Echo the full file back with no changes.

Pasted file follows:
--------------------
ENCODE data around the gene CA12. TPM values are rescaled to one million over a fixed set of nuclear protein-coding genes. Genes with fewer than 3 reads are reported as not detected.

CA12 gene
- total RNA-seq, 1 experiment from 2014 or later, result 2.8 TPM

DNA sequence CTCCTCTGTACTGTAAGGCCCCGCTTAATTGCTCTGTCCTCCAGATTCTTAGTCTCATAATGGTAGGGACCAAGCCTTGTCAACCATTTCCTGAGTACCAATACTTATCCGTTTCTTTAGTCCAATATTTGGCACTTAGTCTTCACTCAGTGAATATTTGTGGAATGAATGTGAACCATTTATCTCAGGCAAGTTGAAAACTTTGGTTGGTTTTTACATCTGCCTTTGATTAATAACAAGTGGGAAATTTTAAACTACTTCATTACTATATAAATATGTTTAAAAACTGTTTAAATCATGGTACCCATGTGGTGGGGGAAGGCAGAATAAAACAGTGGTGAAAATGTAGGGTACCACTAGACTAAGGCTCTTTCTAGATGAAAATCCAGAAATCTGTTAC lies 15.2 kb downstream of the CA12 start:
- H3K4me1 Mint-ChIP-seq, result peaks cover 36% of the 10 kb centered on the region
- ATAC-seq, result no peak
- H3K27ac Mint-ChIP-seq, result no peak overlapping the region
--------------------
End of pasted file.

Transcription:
ENCODE data around the gene CA12. TPM values are rescaled to one million over a fixed set of nuclear protein-coding genes. Genes with fewer than 3 reads are reported as not detected.

CA12 gene
- total RNA-seq, 1 experiment from 2014 or later, result 2.8 TPM

DNA sequence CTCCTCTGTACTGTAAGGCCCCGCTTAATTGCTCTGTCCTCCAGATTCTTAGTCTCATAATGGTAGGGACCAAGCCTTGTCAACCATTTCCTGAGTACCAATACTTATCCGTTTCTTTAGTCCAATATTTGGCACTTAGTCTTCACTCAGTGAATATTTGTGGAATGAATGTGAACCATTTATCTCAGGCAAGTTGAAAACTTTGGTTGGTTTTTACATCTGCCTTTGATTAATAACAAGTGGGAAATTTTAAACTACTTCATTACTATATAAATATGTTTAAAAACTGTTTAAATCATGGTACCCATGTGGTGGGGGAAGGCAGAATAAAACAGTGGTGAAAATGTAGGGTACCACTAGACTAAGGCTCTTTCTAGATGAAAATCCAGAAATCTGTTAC lies 15.2 kb downstream of the CA12 start:
- H3K4me1 Mint-ChIP-seq, result peaks cover 36% of the 10 kb centered on the region
- ATAC-seq, result no peak
- H3K27ac Mint-ChIP-seq, result no peak overlapping the region